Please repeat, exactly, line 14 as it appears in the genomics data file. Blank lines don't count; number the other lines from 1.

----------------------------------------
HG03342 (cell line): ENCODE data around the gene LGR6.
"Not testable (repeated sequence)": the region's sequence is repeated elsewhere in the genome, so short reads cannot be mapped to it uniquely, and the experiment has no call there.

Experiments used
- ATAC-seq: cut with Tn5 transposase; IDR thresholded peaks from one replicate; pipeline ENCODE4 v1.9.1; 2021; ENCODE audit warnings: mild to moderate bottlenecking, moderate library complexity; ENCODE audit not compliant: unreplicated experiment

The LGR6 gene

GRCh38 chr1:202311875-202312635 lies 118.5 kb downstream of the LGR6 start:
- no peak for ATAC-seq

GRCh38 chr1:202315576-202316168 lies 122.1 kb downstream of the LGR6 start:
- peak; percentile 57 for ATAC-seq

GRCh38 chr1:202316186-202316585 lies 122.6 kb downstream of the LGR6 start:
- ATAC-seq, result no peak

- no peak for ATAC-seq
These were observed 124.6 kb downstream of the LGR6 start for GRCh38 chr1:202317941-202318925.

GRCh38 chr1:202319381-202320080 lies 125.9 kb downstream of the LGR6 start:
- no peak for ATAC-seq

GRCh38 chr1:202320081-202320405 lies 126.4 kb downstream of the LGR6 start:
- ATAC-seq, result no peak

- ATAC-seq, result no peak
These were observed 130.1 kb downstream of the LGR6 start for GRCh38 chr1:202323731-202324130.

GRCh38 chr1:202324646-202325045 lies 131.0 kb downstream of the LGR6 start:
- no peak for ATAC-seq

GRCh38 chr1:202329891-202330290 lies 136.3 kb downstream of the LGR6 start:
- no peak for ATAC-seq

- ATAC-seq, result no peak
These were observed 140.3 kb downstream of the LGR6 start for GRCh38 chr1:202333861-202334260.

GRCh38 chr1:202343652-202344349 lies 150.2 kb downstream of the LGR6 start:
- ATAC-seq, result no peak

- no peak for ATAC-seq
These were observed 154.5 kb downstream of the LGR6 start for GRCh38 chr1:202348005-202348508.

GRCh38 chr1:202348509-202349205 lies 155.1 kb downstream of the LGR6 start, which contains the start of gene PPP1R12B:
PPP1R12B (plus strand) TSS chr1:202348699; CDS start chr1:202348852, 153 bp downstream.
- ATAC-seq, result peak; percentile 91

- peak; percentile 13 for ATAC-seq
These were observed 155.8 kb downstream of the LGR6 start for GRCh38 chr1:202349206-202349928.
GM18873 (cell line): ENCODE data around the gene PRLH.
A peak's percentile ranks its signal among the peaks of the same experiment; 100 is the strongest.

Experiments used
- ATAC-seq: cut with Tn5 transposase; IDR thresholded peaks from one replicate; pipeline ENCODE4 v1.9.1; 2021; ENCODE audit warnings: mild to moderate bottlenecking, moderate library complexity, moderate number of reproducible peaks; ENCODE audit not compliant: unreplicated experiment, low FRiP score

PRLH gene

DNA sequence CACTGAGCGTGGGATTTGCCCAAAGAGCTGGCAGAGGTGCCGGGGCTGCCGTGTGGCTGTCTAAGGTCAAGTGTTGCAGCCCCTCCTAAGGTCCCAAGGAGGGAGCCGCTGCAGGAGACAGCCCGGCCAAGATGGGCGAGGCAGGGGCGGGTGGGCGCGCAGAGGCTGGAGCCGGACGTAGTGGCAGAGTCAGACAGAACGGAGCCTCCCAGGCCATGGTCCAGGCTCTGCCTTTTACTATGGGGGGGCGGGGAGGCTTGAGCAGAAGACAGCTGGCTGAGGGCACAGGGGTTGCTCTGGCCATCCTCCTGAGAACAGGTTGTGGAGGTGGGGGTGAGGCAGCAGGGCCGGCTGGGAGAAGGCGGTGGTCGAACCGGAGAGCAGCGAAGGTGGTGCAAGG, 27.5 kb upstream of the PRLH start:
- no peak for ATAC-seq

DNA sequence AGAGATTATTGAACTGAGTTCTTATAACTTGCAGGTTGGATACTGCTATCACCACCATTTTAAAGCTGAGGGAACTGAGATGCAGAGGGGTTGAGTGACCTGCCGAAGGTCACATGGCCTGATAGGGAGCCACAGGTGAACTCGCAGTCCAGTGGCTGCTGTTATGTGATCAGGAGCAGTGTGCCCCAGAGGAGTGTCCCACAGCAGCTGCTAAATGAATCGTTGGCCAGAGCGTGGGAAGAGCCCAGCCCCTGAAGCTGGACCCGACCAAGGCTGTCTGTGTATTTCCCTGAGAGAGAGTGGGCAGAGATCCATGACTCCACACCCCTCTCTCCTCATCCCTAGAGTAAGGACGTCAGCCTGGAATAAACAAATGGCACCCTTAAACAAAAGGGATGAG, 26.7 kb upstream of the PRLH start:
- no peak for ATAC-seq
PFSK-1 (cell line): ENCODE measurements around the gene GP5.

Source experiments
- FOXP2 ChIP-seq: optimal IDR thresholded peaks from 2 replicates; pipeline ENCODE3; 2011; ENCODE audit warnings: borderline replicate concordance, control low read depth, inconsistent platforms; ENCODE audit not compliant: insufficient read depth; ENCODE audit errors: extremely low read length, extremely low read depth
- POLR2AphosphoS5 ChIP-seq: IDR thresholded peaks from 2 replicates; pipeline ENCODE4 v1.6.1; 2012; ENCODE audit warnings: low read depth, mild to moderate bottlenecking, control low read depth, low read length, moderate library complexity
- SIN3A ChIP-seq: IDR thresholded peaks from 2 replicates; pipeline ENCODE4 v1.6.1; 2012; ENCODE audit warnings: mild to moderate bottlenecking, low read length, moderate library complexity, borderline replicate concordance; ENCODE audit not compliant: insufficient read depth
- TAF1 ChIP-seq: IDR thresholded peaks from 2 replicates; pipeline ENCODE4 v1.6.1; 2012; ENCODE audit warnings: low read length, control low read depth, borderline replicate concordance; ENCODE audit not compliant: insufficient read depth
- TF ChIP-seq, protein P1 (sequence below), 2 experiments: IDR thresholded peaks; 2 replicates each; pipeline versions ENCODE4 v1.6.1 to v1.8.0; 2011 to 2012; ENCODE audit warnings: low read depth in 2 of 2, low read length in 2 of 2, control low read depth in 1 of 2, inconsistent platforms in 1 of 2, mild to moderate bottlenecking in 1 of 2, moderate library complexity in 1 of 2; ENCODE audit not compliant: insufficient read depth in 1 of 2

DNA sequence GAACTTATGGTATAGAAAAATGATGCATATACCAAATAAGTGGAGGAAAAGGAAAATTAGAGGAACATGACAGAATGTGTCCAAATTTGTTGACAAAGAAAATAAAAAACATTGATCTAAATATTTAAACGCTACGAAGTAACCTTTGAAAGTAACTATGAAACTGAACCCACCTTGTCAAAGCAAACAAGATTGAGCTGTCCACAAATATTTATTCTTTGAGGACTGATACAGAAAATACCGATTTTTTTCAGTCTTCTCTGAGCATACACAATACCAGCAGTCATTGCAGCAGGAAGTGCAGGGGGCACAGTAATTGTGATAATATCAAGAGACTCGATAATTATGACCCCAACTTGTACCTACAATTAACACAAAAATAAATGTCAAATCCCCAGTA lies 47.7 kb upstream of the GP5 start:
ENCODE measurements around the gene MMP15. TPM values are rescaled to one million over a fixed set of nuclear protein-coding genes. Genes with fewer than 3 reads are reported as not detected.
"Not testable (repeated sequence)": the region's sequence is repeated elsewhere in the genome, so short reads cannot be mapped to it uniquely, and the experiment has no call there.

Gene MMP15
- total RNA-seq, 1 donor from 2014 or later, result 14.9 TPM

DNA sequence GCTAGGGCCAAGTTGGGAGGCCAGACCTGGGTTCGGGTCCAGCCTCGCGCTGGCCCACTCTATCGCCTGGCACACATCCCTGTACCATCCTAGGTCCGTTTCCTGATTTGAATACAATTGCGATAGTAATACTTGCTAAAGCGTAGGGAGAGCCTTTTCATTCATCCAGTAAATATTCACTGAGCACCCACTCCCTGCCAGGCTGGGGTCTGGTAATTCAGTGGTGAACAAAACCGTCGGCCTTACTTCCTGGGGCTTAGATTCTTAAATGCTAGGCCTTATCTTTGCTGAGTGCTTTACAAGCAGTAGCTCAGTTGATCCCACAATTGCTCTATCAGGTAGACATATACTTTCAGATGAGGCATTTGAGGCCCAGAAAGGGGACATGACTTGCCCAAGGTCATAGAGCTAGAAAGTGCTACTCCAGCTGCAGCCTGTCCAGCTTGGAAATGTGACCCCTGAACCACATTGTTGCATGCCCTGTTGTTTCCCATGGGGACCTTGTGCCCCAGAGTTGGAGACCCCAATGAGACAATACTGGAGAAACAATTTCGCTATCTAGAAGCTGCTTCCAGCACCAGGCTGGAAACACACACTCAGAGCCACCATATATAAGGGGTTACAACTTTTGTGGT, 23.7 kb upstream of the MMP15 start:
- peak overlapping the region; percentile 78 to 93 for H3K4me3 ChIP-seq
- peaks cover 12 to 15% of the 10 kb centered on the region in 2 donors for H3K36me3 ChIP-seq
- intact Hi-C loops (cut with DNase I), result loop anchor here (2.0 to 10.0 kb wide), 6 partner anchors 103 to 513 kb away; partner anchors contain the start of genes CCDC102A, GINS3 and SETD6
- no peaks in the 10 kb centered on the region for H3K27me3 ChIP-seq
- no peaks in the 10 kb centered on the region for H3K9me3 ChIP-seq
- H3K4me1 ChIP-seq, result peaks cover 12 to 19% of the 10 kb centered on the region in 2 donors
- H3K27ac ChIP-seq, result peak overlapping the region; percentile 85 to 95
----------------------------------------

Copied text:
GRCh38 chr1:202319381-202320080 lies 125.9 kb downstream of the LGR6 start: